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What are my CD rips missing?
ggking7
post Jul 15 2010, 01:33
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I'm about to rip a hundred or so CDs and I'm wondering if I should change my ripping method before I start in.

I use cdrdao on Linux to rip each CD twice, compare the rips digitally, and split and encode to FLAC if the two rips match. I'm confident in this procedure's ability to prevent audible errors because I've never heard one in any of my rips that wasn't also on the CD. Could I be missing out on audible data in any other ways? Maybe due to cdrdao's or my CD drive's capabilities?

This post has been edited by ggking7: Jul 15 2010, 01:34
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SCOTU
post Jul 15 2010, 03:48
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If you've found no problems to your method why change it?

If you're worried about the time it takes to rip twice, try EAC or dBPowerAmp because they support AccurateRip (i think that's what it's called) that checks your rip against others online to guarantee a good chance of a good rip.

Edit: I guess I suck at remembering things. I've never looked into Linux software for ripping, and my linux heavy friends don't know the difference between good audio and not tongue.gif

This post has been edited by SCOTU: Jul 15 2010, 04:04
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greynol
post Jul 15 2010, 03:50
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Nothing has changed in the linux world of ripping since the OP last came by looking for validation for his methods. In the Mac world there is now Rip and in the Windows world there have been improvements to CUETools and dBpoweramp.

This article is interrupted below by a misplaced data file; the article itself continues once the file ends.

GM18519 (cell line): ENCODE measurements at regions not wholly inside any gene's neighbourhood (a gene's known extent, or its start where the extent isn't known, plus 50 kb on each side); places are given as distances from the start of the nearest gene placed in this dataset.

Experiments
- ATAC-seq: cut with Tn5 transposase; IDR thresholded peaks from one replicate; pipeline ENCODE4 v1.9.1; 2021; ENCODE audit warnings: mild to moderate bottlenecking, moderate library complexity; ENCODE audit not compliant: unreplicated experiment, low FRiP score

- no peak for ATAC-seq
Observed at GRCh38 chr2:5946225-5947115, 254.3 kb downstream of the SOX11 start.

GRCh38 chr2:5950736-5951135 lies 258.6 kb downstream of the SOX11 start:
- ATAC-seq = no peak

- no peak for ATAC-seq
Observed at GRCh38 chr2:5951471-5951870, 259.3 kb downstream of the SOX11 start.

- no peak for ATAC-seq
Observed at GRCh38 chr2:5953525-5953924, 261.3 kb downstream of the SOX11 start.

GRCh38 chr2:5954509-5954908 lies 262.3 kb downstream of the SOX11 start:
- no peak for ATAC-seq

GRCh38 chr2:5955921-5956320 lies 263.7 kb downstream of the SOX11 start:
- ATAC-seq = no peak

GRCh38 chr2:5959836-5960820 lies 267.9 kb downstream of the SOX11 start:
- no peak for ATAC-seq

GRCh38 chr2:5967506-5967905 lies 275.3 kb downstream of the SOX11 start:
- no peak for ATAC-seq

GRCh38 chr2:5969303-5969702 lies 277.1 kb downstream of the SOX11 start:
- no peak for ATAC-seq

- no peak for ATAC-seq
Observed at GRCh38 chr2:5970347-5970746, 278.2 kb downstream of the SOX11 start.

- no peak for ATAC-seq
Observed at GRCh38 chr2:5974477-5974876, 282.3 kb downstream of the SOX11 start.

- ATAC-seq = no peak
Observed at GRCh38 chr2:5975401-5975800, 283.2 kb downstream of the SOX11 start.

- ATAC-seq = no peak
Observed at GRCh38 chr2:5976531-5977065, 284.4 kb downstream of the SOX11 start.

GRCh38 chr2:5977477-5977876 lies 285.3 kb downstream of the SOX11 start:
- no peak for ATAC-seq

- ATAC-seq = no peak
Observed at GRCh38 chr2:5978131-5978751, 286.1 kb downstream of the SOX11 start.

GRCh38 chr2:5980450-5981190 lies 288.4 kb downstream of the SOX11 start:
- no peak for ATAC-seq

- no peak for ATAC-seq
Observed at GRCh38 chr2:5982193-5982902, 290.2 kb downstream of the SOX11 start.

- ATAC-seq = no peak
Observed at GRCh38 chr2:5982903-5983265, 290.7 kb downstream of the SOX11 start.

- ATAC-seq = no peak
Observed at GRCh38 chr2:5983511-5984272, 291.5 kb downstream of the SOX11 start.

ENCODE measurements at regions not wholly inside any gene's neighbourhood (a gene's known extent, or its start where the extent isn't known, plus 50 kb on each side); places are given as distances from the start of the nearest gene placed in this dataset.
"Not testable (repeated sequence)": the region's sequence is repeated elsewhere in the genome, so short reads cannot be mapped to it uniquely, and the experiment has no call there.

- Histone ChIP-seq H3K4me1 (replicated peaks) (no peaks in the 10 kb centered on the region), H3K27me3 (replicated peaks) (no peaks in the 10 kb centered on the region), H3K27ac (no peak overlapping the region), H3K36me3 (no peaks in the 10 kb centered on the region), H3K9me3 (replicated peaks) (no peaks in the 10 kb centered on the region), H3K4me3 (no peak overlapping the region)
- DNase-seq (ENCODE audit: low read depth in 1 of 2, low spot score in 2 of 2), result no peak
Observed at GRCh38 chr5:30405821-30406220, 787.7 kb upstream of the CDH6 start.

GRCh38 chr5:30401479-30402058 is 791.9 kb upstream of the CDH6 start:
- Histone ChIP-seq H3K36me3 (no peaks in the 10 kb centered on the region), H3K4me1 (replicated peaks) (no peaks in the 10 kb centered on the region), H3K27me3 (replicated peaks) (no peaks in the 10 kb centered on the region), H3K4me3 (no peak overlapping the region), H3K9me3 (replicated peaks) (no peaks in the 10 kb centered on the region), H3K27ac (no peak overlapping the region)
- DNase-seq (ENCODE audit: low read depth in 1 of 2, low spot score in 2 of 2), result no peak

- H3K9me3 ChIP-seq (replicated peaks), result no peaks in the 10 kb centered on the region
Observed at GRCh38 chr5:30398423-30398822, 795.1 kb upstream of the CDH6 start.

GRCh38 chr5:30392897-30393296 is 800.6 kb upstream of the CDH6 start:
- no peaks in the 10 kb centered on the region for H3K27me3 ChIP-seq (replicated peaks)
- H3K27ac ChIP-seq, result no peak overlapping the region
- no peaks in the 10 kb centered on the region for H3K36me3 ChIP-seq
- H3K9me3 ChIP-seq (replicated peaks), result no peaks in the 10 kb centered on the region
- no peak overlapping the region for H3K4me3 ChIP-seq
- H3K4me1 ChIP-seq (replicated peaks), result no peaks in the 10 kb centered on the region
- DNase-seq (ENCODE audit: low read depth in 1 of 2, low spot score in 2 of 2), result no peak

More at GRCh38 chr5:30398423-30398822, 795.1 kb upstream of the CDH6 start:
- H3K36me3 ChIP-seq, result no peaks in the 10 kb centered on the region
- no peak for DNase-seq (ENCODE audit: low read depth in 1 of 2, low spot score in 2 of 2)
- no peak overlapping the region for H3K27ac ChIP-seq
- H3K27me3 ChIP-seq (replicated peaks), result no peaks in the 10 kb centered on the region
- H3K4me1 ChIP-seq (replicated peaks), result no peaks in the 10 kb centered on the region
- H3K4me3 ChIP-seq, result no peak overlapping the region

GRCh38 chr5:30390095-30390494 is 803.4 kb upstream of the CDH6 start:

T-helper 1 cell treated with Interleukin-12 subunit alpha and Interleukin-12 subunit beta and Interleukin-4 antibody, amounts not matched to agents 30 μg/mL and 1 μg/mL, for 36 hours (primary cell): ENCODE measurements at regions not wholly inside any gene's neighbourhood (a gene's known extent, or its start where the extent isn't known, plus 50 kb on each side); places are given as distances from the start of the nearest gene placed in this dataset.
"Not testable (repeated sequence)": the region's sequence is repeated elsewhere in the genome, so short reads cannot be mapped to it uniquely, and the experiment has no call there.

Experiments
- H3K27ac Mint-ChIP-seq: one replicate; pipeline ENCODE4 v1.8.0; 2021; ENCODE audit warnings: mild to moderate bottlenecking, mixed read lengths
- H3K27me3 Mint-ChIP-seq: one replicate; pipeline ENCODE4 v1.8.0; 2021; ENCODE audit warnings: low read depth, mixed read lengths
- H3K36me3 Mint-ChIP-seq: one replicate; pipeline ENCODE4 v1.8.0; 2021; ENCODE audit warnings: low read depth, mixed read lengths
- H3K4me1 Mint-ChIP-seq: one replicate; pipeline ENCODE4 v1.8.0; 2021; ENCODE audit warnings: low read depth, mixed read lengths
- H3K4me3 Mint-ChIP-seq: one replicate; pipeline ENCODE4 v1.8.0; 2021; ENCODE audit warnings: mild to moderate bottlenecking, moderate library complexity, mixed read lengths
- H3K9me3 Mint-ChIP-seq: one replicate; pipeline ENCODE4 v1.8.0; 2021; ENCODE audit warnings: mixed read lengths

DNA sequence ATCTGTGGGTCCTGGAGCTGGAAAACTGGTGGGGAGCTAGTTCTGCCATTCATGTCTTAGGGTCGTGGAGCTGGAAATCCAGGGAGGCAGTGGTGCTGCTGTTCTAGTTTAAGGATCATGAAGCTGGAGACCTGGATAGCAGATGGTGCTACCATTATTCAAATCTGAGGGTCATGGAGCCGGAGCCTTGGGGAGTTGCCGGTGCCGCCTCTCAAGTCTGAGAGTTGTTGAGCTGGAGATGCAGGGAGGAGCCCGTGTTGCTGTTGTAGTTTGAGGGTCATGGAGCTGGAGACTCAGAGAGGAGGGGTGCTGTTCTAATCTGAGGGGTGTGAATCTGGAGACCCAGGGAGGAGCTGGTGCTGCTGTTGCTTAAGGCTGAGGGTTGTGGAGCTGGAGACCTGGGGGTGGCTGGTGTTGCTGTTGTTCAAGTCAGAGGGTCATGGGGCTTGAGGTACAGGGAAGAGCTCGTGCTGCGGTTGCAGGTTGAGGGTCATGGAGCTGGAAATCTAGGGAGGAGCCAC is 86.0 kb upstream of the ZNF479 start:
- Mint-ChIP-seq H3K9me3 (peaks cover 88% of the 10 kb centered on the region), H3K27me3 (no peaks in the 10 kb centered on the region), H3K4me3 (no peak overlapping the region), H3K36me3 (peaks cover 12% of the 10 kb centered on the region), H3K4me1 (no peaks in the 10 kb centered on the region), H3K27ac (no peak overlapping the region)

The most obvious answer to the question of "What are my CD rips missing?" is AccurateRip verification, though again, the OP was told this last time around.

This post has been edited by greynol: Jul 15 2010, 04:03


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spoon
post Jul 15 2010, 09:10
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>Could I be missing out on audible data in any other ways?

Yes, ripping twice is no guarantee that you have all the audio data, if the drive interpolates an error (and does it on each rip) you will have a block of silence instead of audio.


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ggking7
post Jul 15 2010, 22:35
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I'm happy with the way my procedure handles errors. I'm wondering about issues like audio data in the lead-in or lead-out and audio data in pre-gaps. I thought I remembered reading that that could happen. If so, is the ability to read it dependent on the ripping software and the CD drive? Besides errors and offsets, are there any other possible sources of data loss when ripping?
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mjb2006
post Jul 16 2010, 06:23
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QUOTE (ggking7 @ Jul 15 2010, 15:35) *